A simple brown Tau cross hangs from my rearview mirror. As I drive about the narrow and rolling roads of Delaware county, a short blue cord gently keeps it swaying about. Suspended in my vision while I drive, I don’t always notice it. It has a way of blending into the landscape as I drive. Maybe while stopped at a red light I might catch a glimpse of it—or when I reach to change the radio station. It’s unassuming, yet not a distraction, and it doesn’t demand much of my attention whatsoever.
As I’ve experienced, when one works at a Franciscan university, you seem to accumulate Tau crosses because it’s such an important symbol representing our values and tradition entrusted to us by Saints Francis and Clare. Except this Tau cross is different. This is a special Tau to me. In my role as vice president for student affairs at Neumann University I gain a privileged glimpse into the lives of our students. I get to be among the first to welcome them to this Holy Hill when they arrive in August. Throughout the year I get to celebrate with them in moments of achievement and I get to sit with them during moments of grief. This semester, I have had a treasured opportunity to be a guest at both the fall and winter commissioning ceremonies for our student athletes. This is the year of Stewardship at Neumann, and each team’s representative spoke to the role of stewardship both on and off the field. They shared stories of where they experienced our shared valued of stewardship while in competition, in the locker room, in the class room, and on campus. I was particularly touched by their humility and depth of reflection. Each team representative brought forward an item that represents their team to share with the audience assembled. In this exercise, I caught a glimpse into how these items—whether it was a ball or a jersey—is a sacramental reminder of stewardship in their lives. It was clear to me that we are providing something special here at Neumann for our student athletes. Moments like these commissioning ceremonies are precisely where sport and spirituality meet. We call out this intersection in a sacred and holy way.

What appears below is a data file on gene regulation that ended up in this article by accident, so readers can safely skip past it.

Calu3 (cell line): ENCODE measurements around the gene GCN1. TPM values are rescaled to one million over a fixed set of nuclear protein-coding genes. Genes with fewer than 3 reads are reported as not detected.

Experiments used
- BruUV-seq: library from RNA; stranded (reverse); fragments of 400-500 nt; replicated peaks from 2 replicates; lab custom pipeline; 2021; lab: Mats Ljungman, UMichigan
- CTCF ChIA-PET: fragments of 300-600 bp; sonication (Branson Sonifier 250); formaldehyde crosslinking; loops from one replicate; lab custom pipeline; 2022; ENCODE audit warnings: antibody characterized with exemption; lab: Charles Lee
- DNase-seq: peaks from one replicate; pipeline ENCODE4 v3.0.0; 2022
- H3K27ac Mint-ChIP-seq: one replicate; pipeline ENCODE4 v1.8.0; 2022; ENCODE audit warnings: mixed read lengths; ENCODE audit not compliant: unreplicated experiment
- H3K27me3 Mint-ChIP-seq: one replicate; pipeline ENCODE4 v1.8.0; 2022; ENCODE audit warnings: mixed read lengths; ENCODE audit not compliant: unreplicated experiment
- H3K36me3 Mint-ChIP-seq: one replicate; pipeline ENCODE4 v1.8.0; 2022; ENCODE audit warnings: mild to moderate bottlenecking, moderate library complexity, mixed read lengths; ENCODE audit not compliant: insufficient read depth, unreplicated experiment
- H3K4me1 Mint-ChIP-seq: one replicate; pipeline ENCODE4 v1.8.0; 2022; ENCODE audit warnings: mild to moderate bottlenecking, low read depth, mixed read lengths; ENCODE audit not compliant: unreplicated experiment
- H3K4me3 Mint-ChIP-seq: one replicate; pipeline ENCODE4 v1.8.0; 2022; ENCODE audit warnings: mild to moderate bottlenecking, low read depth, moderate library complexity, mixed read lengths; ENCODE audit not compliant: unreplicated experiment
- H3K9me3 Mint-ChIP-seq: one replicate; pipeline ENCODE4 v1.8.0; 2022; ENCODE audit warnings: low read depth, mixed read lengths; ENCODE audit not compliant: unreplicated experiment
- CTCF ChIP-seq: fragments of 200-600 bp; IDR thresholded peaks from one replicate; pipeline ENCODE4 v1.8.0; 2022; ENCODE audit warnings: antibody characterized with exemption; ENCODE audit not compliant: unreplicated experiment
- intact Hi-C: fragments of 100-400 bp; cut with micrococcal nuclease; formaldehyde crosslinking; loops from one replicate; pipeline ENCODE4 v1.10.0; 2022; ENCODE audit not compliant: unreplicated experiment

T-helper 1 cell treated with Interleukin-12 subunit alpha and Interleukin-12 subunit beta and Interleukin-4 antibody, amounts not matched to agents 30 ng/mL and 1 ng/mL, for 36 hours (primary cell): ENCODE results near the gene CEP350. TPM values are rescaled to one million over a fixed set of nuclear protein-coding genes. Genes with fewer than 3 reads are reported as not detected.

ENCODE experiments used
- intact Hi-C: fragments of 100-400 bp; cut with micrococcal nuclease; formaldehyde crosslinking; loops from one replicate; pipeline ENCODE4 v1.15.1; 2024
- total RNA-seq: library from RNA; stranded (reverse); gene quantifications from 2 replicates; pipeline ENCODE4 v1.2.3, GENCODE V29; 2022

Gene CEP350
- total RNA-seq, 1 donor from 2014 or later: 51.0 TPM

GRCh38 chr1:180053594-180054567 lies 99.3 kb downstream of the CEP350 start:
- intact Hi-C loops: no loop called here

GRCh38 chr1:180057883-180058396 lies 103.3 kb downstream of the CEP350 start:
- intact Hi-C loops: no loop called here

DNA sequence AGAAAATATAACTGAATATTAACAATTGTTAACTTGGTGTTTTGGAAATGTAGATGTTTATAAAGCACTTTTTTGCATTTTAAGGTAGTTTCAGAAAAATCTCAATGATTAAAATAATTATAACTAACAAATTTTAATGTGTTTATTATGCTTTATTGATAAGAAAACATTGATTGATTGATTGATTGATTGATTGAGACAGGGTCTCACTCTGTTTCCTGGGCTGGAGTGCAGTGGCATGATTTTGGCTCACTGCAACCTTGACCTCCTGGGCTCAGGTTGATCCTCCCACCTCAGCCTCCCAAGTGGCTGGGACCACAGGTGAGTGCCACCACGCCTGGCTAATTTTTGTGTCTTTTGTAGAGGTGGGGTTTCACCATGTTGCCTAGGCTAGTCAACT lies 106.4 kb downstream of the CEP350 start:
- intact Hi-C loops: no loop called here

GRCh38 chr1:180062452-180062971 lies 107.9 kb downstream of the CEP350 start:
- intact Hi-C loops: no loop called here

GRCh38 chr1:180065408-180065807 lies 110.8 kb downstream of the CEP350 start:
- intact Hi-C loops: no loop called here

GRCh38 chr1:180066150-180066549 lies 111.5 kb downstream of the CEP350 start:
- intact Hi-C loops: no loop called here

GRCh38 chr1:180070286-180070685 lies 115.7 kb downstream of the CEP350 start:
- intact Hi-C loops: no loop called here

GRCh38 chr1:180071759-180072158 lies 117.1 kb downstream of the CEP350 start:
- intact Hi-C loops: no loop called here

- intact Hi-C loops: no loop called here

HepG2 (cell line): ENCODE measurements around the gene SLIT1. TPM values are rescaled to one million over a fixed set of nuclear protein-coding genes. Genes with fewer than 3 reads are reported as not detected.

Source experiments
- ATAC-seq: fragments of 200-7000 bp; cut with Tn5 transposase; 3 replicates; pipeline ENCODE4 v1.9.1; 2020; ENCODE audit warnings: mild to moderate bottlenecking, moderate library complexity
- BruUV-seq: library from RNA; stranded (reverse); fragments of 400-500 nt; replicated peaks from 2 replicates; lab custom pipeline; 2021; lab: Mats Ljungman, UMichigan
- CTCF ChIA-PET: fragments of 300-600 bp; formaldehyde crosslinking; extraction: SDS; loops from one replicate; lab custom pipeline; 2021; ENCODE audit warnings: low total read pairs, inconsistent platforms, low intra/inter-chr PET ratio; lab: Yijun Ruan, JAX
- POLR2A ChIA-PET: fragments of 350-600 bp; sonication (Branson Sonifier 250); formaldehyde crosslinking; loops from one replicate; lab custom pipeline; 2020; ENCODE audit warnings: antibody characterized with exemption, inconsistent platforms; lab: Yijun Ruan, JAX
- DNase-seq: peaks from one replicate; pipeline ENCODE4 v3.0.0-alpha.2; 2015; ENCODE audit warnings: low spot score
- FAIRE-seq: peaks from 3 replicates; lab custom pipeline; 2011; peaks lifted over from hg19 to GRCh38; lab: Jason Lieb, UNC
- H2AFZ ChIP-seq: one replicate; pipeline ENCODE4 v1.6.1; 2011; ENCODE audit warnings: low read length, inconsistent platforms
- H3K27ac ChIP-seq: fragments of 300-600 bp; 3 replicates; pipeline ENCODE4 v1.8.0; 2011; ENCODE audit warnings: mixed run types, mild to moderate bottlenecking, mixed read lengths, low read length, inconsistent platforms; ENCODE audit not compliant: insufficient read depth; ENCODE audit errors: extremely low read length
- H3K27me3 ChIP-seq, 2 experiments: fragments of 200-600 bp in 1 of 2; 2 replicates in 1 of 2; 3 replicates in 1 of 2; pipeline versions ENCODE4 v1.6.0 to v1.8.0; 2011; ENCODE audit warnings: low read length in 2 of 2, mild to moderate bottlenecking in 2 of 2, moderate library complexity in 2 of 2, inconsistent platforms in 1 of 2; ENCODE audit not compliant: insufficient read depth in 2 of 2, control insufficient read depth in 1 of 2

Similarly to the Tau cross that hangs from my rearview mirror, for our students representing Neumann as a student-athlete, it may seem as if it is just part of their landscape as a student. In most cases, it’s not distracting from their academic experience, but rather it adds a depth of reflection and develops their character in a special way. My Tau cross that greets me in my car each day reminds me of my work and my vocation, and why I do it at a place like Neumann.